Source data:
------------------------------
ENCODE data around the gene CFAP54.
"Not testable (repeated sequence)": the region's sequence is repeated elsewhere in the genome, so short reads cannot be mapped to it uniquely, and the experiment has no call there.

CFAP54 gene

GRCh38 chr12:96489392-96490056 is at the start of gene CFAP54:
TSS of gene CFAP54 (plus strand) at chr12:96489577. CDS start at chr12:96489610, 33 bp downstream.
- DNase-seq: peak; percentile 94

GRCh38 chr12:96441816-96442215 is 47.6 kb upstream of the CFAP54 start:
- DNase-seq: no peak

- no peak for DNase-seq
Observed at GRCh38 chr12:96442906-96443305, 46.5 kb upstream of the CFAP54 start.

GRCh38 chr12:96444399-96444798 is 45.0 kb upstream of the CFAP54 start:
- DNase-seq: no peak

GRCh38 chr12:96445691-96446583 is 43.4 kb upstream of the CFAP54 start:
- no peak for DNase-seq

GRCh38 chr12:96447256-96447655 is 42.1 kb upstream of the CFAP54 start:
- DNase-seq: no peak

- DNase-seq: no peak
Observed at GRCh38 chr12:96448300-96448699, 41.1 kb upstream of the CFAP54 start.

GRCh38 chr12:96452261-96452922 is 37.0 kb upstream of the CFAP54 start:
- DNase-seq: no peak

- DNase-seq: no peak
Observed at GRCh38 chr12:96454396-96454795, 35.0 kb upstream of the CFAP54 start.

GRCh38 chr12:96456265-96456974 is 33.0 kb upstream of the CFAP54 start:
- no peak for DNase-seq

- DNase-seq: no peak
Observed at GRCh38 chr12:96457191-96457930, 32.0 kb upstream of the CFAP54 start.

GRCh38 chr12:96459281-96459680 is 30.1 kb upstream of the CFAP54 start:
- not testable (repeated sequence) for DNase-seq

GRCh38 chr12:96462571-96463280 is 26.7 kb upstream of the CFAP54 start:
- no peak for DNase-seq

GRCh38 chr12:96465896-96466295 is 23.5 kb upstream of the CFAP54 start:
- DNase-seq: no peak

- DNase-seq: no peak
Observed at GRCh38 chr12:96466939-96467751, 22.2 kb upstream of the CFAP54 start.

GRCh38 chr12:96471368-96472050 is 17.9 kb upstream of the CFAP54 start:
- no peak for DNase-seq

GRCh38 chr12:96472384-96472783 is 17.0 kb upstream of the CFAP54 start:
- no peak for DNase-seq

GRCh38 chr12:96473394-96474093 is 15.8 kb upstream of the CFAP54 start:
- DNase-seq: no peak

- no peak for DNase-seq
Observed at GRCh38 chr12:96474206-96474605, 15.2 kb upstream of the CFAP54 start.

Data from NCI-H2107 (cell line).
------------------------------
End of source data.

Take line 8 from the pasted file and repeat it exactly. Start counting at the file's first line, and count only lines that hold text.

- DNase-seq: no peak